“The more I read, the more I became afraid of wars.”

Books on Tap met Thursday, May 5 at Champion Brewing Company to discuss The Mountains Sing by Nguyễn Phan Quế Mai. This is a beautiful, compelling family story of love, sacrifice, and incredible pain. The Vietnam War traumatizes, wounds, and kills members of this family, but the intricacies of war are kept off the page, and are only discussed between characters after conversations that swing between gentle coaxing and frustrated demands. Where Quế Mai really rests her focus is on the internal war existing inside one very strong woman – Trần Diệu Lan, a mother who is narrowly able to escape her home during the Vietnam Land Reform, her six children in tow – for a time. The decisions she must make for those children as they journey were a heavy crux of our discussion. Which character elicited the most sympathy as this young family scrambled to survive? What is the mark of a mother, and is that mark indelible, or not? As we read about Trần Diệu Lan, we were reminded of the theme of motherhood found within Beloved

We learned a lot from this book. Many shared stories of friends, and in one case, a beloved husband who later passed away from Agent Orange exposure, who served in Vietnam and came home reticent, not wanting to share those stories or experiences. Some of the book was brutal: we gritted our teeth through a gruesome decapitation in broad daylight in the middle of the road and trembled as we read through the opening scene of the book:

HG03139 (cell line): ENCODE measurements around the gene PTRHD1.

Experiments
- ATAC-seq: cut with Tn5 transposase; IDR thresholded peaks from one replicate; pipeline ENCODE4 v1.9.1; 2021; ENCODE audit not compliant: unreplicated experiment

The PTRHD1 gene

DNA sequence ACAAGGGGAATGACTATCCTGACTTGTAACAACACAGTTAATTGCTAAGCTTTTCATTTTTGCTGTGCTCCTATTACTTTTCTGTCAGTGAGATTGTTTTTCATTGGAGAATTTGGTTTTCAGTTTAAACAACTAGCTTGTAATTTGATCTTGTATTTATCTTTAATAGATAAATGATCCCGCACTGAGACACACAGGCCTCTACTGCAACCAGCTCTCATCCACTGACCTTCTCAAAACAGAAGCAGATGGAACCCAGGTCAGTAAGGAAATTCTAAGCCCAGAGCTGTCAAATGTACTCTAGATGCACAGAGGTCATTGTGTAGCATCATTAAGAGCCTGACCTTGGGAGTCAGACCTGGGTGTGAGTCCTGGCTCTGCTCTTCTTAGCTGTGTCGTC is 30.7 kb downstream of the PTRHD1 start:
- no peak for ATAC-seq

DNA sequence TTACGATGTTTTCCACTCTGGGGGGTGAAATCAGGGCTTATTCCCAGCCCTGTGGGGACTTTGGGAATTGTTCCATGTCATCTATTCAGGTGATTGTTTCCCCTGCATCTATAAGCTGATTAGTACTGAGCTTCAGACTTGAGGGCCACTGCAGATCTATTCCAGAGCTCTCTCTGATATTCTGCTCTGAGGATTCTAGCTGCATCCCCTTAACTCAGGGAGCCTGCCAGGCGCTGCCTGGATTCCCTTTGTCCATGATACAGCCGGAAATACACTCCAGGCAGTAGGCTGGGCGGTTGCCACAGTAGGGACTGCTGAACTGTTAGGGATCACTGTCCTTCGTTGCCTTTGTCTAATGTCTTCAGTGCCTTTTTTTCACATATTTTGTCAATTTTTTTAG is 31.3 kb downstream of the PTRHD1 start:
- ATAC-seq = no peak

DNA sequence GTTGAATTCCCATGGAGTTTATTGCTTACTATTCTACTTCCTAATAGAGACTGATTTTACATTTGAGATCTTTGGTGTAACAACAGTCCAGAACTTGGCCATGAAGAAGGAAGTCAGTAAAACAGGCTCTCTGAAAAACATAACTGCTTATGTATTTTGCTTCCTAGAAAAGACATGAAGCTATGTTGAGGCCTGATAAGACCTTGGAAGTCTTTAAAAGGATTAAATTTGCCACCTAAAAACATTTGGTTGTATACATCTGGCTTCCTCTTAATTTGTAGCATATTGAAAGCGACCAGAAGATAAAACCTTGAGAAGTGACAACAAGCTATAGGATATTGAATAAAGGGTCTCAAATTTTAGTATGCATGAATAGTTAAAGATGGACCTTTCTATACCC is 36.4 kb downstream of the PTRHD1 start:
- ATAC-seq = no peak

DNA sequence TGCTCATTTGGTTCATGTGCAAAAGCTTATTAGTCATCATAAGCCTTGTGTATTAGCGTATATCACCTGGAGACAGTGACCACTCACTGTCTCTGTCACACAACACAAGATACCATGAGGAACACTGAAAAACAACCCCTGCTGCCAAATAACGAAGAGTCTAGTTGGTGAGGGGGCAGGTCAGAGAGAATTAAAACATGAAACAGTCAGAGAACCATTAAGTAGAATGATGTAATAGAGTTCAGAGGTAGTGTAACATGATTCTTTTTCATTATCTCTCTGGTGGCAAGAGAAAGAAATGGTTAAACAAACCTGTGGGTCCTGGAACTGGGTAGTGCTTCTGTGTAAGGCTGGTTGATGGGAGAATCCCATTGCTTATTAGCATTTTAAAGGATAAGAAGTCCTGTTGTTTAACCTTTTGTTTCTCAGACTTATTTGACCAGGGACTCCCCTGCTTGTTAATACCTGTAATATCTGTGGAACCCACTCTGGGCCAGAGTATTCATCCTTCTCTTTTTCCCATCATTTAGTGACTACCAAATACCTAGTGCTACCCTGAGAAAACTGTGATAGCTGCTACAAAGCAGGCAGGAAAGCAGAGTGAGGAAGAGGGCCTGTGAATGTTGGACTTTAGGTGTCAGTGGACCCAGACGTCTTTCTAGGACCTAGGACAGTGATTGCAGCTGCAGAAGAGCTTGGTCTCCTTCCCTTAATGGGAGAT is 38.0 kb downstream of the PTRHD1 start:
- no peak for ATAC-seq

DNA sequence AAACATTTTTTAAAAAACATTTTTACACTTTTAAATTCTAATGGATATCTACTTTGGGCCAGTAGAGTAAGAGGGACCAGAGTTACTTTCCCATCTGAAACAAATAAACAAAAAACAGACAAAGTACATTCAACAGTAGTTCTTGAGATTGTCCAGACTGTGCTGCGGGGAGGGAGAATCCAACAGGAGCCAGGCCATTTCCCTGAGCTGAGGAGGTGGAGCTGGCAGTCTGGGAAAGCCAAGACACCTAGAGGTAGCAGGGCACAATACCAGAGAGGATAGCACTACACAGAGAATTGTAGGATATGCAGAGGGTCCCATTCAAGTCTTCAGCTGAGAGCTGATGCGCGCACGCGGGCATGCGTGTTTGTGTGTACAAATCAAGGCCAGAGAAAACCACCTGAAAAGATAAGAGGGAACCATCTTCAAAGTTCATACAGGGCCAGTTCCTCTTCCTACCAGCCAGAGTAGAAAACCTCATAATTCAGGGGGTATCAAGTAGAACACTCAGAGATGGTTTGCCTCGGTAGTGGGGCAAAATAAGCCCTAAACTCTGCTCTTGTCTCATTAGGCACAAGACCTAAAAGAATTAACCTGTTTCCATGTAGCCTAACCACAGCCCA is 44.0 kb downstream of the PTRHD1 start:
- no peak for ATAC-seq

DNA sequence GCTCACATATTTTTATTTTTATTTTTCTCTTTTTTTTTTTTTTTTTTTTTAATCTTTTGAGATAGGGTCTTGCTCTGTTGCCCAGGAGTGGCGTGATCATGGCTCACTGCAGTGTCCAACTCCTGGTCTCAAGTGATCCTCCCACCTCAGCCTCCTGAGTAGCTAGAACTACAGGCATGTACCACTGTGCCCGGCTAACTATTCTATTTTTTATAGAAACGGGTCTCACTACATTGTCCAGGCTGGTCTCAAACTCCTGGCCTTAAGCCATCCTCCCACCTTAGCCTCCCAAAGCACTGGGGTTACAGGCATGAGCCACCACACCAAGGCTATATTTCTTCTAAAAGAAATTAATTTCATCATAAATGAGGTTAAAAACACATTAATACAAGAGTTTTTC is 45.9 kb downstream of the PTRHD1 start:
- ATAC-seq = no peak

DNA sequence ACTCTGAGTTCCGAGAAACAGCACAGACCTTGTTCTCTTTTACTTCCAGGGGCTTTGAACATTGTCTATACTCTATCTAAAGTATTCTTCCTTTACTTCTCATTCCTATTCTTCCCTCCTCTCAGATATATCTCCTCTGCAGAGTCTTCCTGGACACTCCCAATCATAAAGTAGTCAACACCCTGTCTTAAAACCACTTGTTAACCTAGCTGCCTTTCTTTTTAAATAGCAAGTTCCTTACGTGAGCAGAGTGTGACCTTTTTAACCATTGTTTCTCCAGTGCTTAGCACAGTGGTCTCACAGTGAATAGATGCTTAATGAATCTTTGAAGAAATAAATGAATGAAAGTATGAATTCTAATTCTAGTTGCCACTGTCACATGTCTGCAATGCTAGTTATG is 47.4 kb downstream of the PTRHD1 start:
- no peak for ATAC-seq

“Attention citizens! Attention citizens! American bombers are approaching Hà Nội. Sixty kilometers away. Armed forces get ready to fight back.” The female voice becomes more urgent. The sirens are deafening.

Shelter after shelter is full. People dart in front of us like birds with broken wings, abandoning bicycles, carts, shoulder bags. A small girl stands alone, screaming for her parents.

“Attention citizens! Attention citizens! American bombers are approaching Hà Nội. Thirty kilometers away.”

Clumsy with fear, I trip and fall.

Our readers were appreciative of what Quế Mai gifted to us because she chose to write in English: voice to the trauma and PTSD that exists in Vietnam as a result of the war and associated societal upheaval. What does history look like when written from everyday people’s memories? In this case, it includes stunning Vietnamese proverbs that many readers recalled as some of the most poignant lines from the novel. 

In conclusion, our readers would recommend this book. It was well-written and interesting, deftly moving between two different time periods, keeping us on our toes and paying attention – simply a good book. As one reader noted, “if you want to write a good novel, make it as hard as hell to read!” 

Other Books Mentioned: 

Wild Swans: three daughters of China by Jung Chang         

Pachinko by Min Jin Lee

Going After Cacciato by Tim O’Brien 

The Sympathizer by Viet Thanh Nguyen 

A Cook’s Tour by Anthony Bourdain 

The Cellist of Sarajevo by Steven Galloway 

Books on Tap will meet again on Thursday, June 2 at 7 pm to discuss The Soul of an Octopus by Sy Montgomery. Email Krista at kfarrell@jmrl.org for more information. Our remaining summer titles include: 

July 7: Rocket Boys by Homer Hickam